Film Review: The Place Beyond The Pines
The Place Beyond The Pines
From the director of Blue Valentine, Derek Cianfrance, A Place Beyond the Pines is a generation-hopping, heart-wrenching crime drama, a story of paternal legacy, structured in triptych fashion. It’s classic cops and robbers involving two very different families with both perspectives explored.
Dead Good Rating: 3 1/2 out of 5 stars
Certificate (UK): 15
Sectioned into three parts, the first focuses on Luke Glanton (Gosling), a tattooed, chain-smoking motorbike stuntman who runs into a past lover, Romina (Mendes) and discovers he has a baby son, Jason. Glanton quits his job and begins rampaging around town robbing banks with the aim of supporting Romina and his son. Cianfrance releases a pent-up energy in his direction with understated but earthy bike chases, whilst Gosling plays the jagged, troubled Glanton with a cool calm. On Glanton’s last robbery attempt, he is pursued by Avery Cross (Cooper) to tragic effect. The narrative then shifts dramatically onto the life of Cross who becomes a decorated hero and discovers the murky undercurrent of the police force (queue chilling performance from Roy Liotta).
Through a time span of 15 years we follow the slightly less pacey life of Cross as he works toward becoming New York’s high office of attorney general. We’re also introduced to his son, AJ (Cohen), a disengaged high schooler suffering the effects of his parents’ divorce and living in a monotonous town. It’s here that the length of the film dawns on the viewer. Two hours in and still no clear end in sight to the film’s plot.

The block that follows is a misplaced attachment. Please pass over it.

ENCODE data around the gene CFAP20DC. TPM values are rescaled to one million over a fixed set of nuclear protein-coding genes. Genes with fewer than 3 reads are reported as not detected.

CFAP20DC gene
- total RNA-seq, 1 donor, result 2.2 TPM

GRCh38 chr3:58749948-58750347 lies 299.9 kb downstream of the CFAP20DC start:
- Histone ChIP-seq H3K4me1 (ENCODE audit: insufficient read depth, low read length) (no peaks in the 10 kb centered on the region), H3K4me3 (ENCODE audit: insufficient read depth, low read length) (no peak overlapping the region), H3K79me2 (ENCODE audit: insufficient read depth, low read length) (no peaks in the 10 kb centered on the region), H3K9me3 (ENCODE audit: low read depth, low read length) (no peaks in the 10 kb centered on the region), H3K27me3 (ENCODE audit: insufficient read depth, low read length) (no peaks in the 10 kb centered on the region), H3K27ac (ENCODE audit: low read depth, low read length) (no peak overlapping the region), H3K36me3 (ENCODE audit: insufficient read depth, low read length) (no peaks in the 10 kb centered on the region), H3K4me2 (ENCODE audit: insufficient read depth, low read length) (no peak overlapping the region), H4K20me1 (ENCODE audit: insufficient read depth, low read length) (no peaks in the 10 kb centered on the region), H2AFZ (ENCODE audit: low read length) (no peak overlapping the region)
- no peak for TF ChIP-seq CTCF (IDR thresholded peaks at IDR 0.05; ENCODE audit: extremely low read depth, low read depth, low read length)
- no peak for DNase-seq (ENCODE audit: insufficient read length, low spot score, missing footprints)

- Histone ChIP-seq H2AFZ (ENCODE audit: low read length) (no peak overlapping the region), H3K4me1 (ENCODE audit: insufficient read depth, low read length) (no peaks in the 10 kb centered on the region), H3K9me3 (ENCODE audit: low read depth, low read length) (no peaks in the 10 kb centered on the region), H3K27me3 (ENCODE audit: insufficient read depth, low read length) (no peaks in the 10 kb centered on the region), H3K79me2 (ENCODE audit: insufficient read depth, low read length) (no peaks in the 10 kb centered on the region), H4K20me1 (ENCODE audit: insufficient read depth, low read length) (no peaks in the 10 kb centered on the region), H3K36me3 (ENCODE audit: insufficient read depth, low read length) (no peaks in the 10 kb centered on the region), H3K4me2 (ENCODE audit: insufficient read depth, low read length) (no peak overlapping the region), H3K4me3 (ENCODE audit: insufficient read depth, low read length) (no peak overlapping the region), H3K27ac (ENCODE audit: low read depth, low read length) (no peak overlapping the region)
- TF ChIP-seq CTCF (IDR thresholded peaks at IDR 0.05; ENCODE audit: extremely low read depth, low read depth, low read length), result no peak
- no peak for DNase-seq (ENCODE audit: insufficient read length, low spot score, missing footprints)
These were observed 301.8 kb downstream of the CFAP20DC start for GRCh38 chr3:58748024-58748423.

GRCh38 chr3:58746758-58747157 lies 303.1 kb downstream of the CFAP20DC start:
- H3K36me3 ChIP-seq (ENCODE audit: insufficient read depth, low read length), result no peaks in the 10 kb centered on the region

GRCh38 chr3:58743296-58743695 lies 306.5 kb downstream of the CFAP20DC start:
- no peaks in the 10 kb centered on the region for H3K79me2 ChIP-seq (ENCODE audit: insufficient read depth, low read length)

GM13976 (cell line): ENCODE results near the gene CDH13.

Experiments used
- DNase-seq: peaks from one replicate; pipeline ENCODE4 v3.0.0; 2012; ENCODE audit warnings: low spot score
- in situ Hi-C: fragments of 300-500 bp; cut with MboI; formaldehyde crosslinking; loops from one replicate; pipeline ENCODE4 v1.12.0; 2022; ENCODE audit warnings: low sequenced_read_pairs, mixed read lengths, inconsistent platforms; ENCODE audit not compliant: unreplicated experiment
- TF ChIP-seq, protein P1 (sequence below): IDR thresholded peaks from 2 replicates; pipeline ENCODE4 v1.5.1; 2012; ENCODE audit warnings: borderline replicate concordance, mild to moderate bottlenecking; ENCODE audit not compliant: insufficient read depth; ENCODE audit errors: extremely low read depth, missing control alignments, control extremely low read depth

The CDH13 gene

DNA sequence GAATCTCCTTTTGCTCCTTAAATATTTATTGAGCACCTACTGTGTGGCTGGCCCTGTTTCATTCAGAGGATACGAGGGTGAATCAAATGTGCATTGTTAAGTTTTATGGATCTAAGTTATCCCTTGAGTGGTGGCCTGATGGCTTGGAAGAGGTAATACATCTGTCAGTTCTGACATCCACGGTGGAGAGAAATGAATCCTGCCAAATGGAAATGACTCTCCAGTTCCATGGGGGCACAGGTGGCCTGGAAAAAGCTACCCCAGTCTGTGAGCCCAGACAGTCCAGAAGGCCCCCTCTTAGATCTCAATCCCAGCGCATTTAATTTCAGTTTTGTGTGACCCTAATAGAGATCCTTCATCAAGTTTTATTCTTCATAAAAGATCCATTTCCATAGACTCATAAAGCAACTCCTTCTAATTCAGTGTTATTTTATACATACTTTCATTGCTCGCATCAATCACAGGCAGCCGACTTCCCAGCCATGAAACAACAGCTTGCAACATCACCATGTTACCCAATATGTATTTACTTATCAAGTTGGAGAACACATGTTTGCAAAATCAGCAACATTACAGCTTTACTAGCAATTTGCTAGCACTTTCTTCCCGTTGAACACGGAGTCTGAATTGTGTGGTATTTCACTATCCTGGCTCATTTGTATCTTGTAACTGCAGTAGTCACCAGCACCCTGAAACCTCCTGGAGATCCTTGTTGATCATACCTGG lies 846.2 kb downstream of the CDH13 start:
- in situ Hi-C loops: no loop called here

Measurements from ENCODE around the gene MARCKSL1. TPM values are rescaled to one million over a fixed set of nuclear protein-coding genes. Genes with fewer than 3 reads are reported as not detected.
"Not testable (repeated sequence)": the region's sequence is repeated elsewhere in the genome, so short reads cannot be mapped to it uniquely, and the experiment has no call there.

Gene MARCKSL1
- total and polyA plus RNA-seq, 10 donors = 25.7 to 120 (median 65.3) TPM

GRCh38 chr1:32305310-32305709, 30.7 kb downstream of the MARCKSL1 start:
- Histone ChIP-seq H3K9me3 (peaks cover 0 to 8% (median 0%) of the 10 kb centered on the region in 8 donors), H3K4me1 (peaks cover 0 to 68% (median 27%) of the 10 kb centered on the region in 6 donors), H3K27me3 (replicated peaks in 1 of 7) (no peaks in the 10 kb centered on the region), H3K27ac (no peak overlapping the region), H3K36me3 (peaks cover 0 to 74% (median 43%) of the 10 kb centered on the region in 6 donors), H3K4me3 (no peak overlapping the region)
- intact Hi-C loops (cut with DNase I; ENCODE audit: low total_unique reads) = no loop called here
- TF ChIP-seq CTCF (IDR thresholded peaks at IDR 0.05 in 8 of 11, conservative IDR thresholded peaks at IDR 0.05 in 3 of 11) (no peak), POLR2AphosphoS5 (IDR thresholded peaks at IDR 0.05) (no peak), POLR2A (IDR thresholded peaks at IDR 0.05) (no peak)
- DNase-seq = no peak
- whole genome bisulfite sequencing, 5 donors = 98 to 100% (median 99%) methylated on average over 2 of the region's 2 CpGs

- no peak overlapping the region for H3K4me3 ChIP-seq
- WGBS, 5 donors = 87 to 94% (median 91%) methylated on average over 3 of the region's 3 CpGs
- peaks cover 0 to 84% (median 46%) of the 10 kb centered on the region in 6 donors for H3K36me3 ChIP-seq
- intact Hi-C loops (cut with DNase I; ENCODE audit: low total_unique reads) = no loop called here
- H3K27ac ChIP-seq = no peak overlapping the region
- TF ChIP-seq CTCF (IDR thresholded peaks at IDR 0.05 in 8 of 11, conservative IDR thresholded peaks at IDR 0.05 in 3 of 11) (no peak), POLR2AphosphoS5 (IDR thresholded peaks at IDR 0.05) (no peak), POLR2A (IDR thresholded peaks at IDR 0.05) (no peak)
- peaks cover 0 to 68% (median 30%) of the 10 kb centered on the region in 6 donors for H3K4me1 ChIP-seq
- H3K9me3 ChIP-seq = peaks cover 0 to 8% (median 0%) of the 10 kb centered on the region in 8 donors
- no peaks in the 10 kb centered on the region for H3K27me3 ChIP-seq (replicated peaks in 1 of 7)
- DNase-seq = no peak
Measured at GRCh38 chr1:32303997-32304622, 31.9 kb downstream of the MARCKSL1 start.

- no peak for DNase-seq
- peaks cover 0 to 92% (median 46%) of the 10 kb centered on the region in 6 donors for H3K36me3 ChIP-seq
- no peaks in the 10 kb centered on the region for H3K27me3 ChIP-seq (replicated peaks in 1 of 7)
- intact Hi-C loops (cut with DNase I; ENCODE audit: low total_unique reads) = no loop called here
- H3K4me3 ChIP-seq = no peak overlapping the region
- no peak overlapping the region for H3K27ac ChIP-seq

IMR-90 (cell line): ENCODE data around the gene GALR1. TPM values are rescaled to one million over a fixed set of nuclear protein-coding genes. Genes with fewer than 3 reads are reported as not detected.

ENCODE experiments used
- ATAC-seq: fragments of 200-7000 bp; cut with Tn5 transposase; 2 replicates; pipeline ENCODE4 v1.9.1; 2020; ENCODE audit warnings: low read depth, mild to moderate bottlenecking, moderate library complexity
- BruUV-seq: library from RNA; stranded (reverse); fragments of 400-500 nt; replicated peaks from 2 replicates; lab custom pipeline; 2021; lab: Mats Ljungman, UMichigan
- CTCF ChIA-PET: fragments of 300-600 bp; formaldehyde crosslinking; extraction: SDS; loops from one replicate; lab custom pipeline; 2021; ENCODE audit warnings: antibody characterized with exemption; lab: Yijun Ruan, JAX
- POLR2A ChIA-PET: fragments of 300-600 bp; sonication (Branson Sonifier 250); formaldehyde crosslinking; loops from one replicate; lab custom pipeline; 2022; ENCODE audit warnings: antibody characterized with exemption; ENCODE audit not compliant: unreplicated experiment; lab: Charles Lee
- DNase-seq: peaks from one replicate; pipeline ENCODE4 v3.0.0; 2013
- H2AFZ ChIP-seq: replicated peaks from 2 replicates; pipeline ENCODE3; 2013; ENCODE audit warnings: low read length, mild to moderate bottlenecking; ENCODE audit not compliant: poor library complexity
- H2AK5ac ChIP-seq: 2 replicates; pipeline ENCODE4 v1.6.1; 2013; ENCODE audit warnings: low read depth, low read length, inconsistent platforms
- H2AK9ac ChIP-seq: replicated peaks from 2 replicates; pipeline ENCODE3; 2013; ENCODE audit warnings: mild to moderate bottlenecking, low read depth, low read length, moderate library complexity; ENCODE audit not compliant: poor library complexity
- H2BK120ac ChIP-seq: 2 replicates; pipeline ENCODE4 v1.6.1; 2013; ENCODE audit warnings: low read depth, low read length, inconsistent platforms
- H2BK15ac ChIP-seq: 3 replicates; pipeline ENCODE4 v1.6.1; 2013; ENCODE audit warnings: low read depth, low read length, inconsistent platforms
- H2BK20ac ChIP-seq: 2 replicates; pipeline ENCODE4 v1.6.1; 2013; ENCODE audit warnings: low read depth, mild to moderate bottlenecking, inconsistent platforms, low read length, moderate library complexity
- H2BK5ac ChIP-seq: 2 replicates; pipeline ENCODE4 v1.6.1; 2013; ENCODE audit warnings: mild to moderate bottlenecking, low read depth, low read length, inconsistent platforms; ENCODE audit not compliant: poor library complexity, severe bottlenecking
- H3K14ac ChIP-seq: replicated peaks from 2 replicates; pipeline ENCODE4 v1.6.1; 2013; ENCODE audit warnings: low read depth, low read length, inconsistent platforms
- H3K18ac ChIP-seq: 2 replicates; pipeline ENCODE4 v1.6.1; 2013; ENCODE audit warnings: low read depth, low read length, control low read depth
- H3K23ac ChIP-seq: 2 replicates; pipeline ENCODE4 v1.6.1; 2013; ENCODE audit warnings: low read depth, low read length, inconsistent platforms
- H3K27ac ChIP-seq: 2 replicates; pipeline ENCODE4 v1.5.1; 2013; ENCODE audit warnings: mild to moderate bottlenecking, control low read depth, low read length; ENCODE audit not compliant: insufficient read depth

The last third of the film plays out the unlikely friendship between schoolmates AJ and the teenage Jason (DeHaan) as Jason discovers the identity of his real father and the story and perpetrator behind his father’s death. The moody, detached character of Glanton is mirrored in Jason. The innocence and violence of his character unfurl and reveal a fate greater than the characters themselves: a tragic legacy passed down father to son.
On entering the cinema I was ready to view a full throttle action-packed blockbuster. The trailers and cast hinted at a film that could be a sequel to Drive with Eva Mendes adding to some romantic subplot. I left feeling cheated. Cheated but not disappointed. Though two and a half hours long, the high class acting (particularly by the evil Liotta), the strong narrative concepts and the tension that runs high throughout were highly absorbing. The moralistic plot that draws together themes of masculinity, fatherhood, personal responsibility, inheritance and fate echoes that of Greek tragedy. Whilst it’s gritty, distinguished cinematography makes one think of a Dennis Lehane thriller. It’s a film with unreserved nerve laced with a lingering sadness. Dead Good recommends…
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